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quasiquote limit cases
From: "Guillermo J. Rozas" <firstname.lastname@example.org>
Date: Mon, 23 Mar 1998 12:34:05 -0500
| Subject: Re: quasiquote limit cases
| From: Jim Blandy <email@example.com>
| Date: 22 Mar 1998 21:20:57 -0500
| > R5RS says:
| > ... If no commas appear within the <template>, the result of
| > evaluating `<template> is equivalent to the result of evaluating
| > '<template>.
| The intent was clear to me, but I think this is misleading because it
| says that the *results* are equivalent; the results are values, and
| thus it's reasonable to wonder about which definition of value
| equivalence the authors meant.
| I suggest:
| If no commas appear within the <template>, the expression
| `<template> is equivalent to the expression '<template>.
| It's shorter, and it's clear that one is discussing the equivalence of
| expressions: equivalence of effect and value.
I actually wonder about this. I make a distinction between quote and
backquote even in such cases.
When I use quote, I am stating that I will not mutate the object, and that
I may depend on its uniqueness -- i.e. no copying.
This is too much information to hang off of so unperspicuous a piece
of notation. For example, as you surely know, mutating an object does
not perturb its uniqueness. So there are at least two bits of information
being recorded in your single-bit choice of ` vs '. And that's not even
accouting for using the backquote for its designed purpose. While I heartily
endorse regular programming style, my point is really that if you want to
seriously make a design claim that these usages matter, we should consider
adding notations that make explicit what you want to have be implicit, since
these bits (uniqueness and modifiability) can usefully vary orthogonally,
and to bundle them up in a single package this way is strangling the
expressive power of a very important set of issues.
When I use backquote, I make no such statement. In fact, I use it to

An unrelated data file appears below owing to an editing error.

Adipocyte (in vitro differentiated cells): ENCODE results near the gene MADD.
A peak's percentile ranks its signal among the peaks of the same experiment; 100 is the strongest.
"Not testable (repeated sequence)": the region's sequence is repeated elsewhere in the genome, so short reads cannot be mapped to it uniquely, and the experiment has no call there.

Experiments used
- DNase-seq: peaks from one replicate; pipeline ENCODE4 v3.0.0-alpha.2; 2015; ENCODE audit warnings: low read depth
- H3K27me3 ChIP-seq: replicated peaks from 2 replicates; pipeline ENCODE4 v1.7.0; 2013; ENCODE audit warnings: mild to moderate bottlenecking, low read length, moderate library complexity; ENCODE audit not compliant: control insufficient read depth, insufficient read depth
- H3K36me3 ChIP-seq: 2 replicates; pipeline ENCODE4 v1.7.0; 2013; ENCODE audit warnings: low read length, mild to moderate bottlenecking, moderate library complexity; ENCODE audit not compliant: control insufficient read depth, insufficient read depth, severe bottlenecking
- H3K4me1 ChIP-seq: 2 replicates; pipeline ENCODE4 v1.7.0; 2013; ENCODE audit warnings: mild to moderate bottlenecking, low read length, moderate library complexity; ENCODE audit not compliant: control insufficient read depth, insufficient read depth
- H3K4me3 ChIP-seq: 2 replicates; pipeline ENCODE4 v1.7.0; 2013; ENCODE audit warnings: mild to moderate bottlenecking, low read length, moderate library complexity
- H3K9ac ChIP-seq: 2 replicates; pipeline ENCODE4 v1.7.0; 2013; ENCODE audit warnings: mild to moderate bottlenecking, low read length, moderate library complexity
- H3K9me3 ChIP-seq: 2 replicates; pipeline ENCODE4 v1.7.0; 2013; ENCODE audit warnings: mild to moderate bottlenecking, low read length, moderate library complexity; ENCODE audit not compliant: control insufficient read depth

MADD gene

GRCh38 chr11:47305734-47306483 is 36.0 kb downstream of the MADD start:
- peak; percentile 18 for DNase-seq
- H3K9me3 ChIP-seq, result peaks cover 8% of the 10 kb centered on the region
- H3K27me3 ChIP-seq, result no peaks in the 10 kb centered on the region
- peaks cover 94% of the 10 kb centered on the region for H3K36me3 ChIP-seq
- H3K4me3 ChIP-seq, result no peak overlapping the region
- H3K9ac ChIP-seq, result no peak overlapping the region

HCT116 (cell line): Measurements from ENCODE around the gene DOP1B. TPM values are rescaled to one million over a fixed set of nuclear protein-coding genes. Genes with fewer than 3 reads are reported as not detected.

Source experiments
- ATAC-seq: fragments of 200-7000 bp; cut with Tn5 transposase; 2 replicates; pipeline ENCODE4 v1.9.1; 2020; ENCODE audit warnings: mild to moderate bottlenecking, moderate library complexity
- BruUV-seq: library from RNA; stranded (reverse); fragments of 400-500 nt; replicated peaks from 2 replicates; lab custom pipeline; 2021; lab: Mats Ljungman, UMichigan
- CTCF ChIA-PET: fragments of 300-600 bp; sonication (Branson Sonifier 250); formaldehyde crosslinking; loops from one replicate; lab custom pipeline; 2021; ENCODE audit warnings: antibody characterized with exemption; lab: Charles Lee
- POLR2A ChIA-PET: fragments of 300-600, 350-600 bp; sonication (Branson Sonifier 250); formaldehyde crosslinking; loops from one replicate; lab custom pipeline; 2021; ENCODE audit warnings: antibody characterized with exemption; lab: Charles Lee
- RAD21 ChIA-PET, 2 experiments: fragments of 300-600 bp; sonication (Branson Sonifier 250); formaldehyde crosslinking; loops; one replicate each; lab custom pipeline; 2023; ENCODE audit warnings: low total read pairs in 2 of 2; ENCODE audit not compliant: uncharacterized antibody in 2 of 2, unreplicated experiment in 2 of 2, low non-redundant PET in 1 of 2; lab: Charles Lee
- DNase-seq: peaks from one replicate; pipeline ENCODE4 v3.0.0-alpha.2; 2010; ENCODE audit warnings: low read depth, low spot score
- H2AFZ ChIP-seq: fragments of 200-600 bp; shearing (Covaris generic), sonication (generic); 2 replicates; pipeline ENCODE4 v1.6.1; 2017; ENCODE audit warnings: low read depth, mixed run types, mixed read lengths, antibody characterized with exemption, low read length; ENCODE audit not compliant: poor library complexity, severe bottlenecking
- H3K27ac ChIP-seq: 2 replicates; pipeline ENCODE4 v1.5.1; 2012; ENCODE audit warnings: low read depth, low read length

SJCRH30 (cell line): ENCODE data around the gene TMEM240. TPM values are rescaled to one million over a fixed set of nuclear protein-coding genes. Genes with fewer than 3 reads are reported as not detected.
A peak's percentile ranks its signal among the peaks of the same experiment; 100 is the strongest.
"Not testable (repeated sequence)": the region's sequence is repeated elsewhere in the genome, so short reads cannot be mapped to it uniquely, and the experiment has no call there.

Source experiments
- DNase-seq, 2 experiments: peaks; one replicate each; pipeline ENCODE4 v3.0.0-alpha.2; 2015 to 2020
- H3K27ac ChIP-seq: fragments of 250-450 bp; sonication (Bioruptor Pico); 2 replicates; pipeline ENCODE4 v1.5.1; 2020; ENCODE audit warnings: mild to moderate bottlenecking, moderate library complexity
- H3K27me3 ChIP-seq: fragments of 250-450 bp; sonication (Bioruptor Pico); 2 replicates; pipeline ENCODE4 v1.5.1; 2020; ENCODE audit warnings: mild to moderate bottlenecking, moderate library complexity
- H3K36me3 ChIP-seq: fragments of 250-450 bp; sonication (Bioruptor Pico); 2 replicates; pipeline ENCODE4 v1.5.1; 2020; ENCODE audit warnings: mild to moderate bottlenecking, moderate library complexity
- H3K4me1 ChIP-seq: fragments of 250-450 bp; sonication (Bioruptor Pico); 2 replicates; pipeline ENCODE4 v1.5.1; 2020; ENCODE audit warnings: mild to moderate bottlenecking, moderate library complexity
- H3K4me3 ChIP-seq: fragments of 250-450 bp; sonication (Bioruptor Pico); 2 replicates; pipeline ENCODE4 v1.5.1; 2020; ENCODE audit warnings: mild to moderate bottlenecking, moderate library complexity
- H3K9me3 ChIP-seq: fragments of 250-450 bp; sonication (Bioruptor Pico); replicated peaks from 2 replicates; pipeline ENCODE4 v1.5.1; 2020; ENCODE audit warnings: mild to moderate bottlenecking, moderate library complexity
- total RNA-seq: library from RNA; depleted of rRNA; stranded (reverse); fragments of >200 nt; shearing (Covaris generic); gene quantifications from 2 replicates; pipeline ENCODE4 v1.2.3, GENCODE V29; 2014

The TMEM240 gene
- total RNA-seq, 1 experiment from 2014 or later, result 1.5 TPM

create a list initialized with constants that I am willing to mutate.
Thus I think of
`(a b c)
as equivalent to
(list 'a 'b 'c)
Gack. This completely thwarts efficient compilation of shared subtails
in complex backquote templates, forcing one to do exactly what one does
not want to do--create a template that does not look like the thing being
created in order to get efficiency. e.g.,
`(lambda (,var x y z) (apply ,var x y z))
`(lambda (,var ,@'(x y z)) (apply ,var ,@'(x y z)))
I find that completely unacceptable. What you propose was introduced into
Maclisp for about a week (long enough for me to convert all my code to use
it, only to have that code all later broken by an incompatible change). At
the end of that week, people decided constant subtails needed to be changed;
those of us who felt it incompatible with what we'd just done whined, but
the motivation (sharing) was ultimately well worth the cost. So I'm sorry
if I don't buy this.
Backquote is one of those things like Emacs Control-T. Its value is highly
fragile and it offers value only if installed "just so". If you move Emacs
Control-T to a multi-character sequence, its value goes away. Ditto for
backquote: if you make backquote so that to use it efficiently involves
complex idioms that destroy the visual shape of the code you're trying to
match, you destroy the value of having had an operator that could be used
to simply case-mark the "different places" by forcing the programmer to
case-mark "sharing places", too. At that point, IMO, you've killed backquote.
Please just let it do what it wants to do--to be an efficient substitution
marker. Don't get it involved in things it can't do--like declaring your
desire to mark mutability and uniqueness.
'(a b c)
is more like
;; at top level
(define <hidden-variable> (list 'a 'b 'c))
;; at use
I realize that the reports don't allow me to make that assumption, but
I wonder whether backquote might not be more useful if they did.
This distinction implies deep copying of back-quoted structure. When
actual insertion is desired, the following clumsy but clear idiom
can be used
`(foo ,bar ,@'(joe mary frederick))